Randomness is a remarkably powerful tool in the design of algorithms. By giving algorithms the ability to use random bits and letting them err with some small probability, we can solve many computational problems with remarkable efficiency. However, even the most basic questions about randomized algorithms have proven to be remarkably challenging, and many of those questions even remain open to this day.
In this talk, we will explore the notion of forecasting algorithms, a slight variant on the usual model of randomized algorithms where the algorithm must generate a confidence score along with its output. We will see how forecasting algorithms allow us to bypass some of the inherent difficulties in the analysis of bounded-error randomized algorithms, and lead to new developments on some of fundamental problems related to the composition conjecture for query complexity and to the minimax lemma.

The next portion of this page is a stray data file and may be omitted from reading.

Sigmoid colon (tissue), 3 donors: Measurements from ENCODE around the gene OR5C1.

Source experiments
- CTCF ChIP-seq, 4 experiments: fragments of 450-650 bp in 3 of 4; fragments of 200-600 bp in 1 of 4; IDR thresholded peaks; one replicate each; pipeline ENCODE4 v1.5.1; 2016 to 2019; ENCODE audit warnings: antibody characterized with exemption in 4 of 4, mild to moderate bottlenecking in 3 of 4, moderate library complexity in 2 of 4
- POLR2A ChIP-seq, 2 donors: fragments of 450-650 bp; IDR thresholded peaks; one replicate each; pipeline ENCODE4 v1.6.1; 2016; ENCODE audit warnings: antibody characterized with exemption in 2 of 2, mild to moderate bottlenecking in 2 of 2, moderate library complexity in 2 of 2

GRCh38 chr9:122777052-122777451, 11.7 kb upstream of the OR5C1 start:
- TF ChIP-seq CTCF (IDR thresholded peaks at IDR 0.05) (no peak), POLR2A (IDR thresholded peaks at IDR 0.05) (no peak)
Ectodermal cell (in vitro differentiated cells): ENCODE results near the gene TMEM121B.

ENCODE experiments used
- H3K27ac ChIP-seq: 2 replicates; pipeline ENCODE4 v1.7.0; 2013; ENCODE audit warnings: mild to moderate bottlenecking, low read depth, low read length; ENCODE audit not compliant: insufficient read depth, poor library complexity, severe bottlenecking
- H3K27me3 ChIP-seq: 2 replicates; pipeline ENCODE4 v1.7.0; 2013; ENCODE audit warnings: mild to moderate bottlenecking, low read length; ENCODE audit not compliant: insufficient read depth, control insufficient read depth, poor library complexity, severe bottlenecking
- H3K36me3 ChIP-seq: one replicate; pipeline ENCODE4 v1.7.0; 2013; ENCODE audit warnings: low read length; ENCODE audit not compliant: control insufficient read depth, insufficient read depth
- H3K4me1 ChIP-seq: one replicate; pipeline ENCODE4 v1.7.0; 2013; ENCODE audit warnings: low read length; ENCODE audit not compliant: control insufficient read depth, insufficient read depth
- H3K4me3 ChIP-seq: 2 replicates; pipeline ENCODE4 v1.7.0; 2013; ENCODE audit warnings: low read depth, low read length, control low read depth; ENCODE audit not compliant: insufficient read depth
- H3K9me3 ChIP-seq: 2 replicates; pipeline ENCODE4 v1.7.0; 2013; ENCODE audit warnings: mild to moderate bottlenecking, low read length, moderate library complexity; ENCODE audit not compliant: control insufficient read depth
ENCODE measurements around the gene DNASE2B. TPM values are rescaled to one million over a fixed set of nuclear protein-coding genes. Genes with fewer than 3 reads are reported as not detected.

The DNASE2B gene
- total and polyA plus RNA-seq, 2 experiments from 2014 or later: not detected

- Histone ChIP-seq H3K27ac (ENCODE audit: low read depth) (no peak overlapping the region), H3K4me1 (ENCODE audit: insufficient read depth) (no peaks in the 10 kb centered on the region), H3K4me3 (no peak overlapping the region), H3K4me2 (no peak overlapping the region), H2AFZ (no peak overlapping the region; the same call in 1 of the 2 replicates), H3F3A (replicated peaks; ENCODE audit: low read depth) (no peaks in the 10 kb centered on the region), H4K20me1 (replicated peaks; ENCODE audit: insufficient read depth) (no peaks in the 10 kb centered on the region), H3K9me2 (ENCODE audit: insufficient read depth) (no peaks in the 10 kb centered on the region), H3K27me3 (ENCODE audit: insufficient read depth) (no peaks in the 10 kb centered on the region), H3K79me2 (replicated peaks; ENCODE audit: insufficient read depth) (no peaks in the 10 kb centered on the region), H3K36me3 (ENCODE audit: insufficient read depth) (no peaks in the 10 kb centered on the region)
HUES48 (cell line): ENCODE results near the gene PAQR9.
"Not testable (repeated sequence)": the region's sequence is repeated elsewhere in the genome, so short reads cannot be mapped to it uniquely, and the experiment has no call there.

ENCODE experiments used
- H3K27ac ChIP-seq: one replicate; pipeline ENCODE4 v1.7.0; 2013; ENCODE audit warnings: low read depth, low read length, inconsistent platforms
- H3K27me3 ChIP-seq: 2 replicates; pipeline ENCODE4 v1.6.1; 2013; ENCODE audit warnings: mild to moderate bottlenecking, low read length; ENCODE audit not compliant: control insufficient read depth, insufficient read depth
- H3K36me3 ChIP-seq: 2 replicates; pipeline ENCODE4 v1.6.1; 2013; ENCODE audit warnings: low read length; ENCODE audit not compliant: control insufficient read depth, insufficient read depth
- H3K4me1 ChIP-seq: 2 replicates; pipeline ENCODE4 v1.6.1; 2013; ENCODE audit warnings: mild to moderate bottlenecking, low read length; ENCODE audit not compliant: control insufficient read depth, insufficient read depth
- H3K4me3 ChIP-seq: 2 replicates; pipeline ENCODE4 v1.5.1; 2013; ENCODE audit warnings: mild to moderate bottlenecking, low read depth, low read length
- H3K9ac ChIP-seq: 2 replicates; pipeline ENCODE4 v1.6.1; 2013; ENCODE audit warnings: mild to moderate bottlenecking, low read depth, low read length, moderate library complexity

This talk will cover material from joint work with Shalev Ben-David that can be found at https://arxiv.org/abs/2002.10802 and https://arxiv.org/abs/2002.10809.